Go to writers’ conferences. Deb Raney taught my first writing class, but she never critiqued me. Eva Marie Everson was another first teacher. She never critiqued me. (Interesting point – Eva Marie was my editor for Chapel Springs Revival).
If you’re serious about publishing, you’ll read every book on the craft, don rhino skin, and take every critique seriously. Hiring a freelance editor is super if you don’t have critique partners. But don’t expect a published writer to be your CP. On very rare occasions it may happen, but that will be God-directed.
I learned from my CPs when we were all newbies. We taught each other. We'd read the craft books and apply what we learned. You don’t need to have a multi-published author as your CP. You only need to be teachable.
AC: So, let’s hit the question lots of folks want to know: which side of the battle do you land on–plotter or pantser?
ANE: Smack dab in the middle. Rachel Hauck coined a name and it’s exactly what I am—a Planster. I have to have a plan, some idea of where I’m going. Then, I let the characters take over. One caveat: I spend a lot of time on the characterization. I do a backstory for each character until I know them as well as I know myself. Once I know them that well, I instinctively know how they will react to anything that comes out in the story. Karen Ball says, “God whispers His truths into hearts, and it whispers back in stories.” And it’s true.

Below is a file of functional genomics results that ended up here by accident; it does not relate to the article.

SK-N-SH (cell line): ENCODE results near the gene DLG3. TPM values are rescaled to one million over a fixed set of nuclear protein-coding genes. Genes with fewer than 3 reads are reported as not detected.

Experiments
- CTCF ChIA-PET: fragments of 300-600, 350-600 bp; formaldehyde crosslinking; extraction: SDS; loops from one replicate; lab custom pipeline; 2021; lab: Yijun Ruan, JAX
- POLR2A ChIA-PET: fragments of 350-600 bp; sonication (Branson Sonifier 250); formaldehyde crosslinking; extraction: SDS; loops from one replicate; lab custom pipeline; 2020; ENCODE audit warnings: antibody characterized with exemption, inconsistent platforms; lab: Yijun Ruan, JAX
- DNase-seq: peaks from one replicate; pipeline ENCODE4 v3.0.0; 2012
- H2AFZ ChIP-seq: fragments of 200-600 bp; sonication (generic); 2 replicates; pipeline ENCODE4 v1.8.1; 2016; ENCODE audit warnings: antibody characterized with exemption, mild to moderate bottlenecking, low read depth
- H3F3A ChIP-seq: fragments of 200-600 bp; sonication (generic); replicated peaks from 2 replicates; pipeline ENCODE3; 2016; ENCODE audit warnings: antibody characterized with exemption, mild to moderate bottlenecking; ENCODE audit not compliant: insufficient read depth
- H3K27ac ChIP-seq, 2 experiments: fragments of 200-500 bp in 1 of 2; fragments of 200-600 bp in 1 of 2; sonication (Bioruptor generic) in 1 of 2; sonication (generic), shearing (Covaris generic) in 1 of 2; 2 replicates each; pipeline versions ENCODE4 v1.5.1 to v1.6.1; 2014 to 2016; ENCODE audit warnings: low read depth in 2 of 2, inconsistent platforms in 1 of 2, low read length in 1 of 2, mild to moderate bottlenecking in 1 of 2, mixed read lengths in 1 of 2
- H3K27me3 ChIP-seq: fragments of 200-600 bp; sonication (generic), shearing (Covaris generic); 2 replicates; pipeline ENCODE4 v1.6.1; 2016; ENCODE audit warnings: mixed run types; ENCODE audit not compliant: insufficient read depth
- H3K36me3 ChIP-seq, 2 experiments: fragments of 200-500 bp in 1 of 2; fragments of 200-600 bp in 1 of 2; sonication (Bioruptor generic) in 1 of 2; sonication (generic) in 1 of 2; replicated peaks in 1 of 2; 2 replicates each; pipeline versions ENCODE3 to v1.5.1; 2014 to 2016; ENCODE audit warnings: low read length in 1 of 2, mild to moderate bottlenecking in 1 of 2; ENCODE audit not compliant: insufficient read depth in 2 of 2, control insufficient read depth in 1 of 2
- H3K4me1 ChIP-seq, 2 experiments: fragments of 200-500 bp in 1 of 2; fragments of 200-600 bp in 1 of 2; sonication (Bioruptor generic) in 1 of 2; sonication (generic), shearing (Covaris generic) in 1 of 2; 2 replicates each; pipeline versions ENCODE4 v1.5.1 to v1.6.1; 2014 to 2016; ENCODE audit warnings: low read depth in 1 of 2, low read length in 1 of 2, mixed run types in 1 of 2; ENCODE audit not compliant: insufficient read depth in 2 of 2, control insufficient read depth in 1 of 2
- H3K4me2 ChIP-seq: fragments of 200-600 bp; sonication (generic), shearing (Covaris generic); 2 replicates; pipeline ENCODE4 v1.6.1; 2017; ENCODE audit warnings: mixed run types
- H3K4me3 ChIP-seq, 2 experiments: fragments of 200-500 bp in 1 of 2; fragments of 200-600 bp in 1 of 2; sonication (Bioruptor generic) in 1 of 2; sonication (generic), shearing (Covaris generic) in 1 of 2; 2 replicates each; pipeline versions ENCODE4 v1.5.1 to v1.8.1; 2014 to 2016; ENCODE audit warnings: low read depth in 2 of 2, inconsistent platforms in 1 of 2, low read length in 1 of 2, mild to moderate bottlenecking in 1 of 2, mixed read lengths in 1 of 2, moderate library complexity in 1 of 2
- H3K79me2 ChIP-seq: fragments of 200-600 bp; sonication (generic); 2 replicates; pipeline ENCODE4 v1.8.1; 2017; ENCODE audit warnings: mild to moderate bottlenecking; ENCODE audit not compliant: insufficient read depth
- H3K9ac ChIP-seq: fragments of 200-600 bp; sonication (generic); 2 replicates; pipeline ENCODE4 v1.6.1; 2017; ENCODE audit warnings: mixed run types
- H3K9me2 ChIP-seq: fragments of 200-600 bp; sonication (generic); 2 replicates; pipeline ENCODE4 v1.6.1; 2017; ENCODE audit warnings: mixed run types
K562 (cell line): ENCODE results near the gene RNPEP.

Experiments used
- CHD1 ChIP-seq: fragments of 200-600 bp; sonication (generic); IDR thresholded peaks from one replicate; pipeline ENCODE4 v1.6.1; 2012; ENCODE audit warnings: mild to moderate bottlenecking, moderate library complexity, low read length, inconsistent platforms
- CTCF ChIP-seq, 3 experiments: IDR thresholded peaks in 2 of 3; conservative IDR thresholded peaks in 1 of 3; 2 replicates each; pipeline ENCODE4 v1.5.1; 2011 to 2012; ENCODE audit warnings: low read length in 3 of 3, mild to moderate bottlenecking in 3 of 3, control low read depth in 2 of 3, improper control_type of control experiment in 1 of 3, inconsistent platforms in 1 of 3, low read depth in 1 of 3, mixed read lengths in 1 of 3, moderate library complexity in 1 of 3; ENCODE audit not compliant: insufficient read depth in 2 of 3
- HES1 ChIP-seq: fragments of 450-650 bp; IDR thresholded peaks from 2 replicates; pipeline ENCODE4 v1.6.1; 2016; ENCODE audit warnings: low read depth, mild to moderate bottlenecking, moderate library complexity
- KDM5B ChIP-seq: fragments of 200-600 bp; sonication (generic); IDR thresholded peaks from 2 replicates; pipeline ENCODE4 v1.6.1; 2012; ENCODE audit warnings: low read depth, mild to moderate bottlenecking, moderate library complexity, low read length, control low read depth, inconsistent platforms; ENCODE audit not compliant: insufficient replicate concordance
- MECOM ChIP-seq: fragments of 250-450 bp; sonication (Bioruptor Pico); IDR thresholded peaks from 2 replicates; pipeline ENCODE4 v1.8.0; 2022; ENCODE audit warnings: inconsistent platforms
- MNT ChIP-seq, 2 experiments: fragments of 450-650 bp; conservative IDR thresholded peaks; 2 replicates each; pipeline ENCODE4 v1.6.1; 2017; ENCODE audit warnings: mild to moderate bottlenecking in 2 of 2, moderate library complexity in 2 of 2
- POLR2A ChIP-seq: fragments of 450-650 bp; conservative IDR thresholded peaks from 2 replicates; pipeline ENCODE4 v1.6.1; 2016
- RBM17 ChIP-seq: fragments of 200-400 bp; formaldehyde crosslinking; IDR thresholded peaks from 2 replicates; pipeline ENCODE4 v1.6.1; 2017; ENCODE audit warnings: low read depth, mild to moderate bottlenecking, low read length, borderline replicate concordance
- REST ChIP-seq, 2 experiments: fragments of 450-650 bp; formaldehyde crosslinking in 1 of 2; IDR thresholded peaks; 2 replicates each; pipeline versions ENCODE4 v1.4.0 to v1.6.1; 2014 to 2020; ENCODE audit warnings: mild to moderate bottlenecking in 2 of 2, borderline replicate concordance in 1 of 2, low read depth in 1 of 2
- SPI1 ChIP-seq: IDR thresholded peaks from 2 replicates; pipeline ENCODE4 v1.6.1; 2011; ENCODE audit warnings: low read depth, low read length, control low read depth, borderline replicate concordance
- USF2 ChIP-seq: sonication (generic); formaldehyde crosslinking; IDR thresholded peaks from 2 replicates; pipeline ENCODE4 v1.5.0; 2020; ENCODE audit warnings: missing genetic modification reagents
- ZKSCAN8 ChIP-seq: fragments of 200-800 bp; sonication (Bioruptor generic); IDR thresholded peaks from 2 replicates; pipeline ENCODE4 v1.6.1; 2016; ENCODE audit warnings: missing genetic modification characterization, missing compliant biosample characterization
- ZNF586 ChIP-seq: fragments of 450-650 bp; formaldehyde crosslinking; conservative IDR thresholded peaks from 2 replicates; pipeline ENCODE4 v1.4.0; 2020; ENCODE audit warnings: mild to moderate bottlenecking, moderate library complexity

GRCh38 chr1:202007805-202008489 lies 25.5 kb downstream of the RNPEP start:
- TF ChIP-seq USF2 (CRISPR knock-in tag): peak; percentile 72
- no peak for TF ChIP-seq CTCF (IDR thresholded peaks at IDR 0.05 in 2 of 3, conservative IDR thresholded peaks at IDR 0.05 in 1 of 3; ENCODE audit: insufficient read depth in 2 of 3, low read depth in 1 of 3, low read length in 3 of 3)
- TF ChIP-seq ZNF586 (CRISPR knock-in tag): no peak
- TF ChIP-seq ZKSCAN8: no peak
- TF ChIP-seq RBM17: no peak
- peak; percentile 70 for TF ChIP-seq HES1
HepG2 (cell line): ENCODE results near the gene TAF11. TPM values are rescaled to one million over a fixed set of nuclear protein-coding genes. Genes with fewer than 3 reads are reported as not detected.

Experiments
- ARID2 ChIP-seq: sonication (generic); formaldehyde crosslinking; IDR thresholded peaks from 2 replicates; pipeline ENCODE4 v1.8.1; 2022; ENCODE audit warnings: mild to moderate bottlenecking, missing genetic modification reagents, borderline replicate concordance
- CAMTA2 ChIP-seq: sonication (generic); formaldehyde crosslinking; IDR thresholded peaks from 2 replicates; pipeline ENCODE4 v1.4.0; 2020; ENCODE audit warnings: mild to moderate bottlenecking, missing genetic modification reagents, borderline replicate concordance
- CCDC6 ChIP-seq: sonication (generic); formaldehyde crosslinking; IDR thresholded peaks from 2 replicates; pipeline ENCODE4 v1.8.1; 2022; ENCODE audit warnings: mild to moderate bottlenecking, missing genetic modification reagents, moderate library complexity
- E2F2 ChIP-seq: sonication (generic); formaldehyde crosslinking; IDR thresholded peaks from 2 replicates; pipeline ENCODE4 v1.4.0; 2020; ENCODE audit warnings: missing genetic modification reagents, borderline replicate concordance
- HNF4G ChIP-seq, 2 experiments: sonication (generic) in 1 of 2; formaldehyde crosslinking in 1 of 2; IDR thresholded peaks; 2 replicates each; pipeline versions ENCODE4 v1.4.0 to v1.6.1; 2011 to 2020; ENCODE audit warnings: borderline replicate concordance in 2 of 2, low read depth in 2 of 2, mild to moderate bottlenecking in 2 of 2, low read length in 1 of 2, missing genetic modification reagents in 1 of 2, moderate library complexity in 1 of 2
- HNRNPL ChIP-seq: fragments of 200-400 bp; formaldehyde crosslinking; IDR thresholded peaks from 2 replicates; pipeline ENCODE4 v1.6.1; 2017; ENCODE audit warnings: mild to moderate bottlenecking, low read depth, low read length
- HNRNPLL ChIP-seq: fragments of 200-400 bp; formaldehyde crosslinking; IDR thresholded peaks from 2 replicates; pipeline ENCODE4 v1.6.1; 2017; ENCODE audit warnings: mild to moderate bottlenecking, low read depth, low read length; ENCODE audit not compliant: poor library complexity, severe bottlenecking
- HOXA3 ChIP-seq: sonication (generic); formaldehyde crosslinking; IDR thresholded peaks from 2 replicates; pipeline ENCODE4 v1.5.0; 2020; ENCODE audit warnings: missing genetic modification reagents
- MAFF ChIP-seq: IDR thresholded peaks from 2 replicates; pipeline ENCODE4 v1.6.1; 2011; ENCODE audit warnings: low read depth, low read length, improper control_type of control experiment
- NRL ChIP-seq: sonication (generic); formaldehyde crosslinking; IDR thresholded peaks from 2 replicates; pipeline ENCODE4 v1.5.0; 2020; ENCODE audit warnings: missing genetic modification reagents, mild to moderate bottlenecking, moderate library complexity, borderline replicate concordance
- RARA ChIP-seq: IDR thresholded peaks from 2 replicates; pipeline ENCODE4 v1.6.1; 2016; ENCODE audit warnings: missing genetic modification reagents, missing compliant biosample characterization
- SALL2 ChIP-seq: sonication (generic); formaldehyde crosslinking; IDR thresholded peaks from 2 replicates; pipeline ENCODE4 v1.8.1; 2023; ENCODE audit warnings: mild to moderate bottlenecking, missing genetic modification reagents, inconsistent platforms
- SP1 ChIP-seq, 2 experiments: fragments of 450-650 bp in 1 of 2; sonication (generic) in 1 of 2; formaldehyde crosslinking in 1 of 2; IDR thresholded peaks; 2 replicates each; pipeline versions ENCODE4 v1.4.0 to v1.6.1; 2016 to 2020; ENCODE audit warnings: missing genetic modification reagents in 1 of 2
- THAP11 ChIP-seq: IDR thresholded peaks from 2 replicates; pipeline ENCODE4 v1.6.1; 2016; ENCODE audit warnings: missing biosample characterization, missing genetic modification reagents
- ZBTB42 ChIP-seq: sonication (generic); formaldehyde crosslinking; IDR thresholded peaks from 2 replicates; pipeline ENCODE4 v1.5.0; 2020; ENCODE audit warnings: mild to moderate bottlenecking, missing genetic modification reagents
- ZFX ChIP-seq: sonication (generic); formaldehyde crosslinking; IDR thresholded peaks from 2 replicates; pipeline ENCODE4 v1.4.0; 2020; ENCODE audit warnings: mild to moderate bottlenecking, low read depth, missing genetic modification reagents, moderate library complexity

AC: Who do you credit with being the biggest influence in your writing career?
ANE: Ron Benrey, Debra Dixon, Amy Wallace, and Laurie Schnebly Campbell. From each of those people, I learned what I call “golden nuggets” or game changing techniques.
AC: What is your goal for your career?
ANE: Write as many stories as God allows me time. If I don’t write them, I’ll start talking back to all those characters in my head. Then they’d cart me off to the funny farm.
AC: What are your hopes for your debut release? What is the take-away value?
ANE: I hope people will love my characters as much as I do, and I pray that through Claire, they’ll see how God works, even when we don’t see it. God is faithful to guard His children.
Here's the lowdown about the book:
Published by Lighthouse Publishing of the Carolinas, it released Sept 8th. In a nutshell, Chapel Springs Revival is a romp through miscommunication in marriage.
With a friend like Claire, you need a gurney, a mop, and a guardian angel.
Everybody in the small town of Chapel Springs, Georgia, knows best friends Claire and Patsy. It's impossible not to, what with Claire's zany antics and Patsy's self-appointed mission to keep her friend out of trouble. And trouble abounds. Chapel Springs has grown dilapidated and the tourist trade has slackened. With their livelihoods threatened, they join forces to revitalize the town. No one could have guessed the real issue needing restoration is their marriages.
With their personal lives in as much disarray as the town, Claire and Patsy embark on a mission of mishaps and miscommunication, determined to restore warmth to Chapel Springs —and their lives. That is if they can convince their husbands and the town council, led by two curmudgeons who would prefer to see Chapel Springs left in the fifties and closed to traffic.
While a large, floppy straw hat is her favorite, Ane has worn many different ones: hairdresser, legislative affairs director (that's a fancy name for a lobbyist), drama director, playwright, humor columnist, and novelist. Her lifetime experience provides a plethora of fodder for her Southern-fried fiction (try saying that three times fast). She firmly believes coffee and chocolate are two of the four major food groups.
To get a personal look at Ane, tune in to 777 Peppermint Place on the 24th. She'll tell a favorite story about Shadrach, one of her Mastiffs.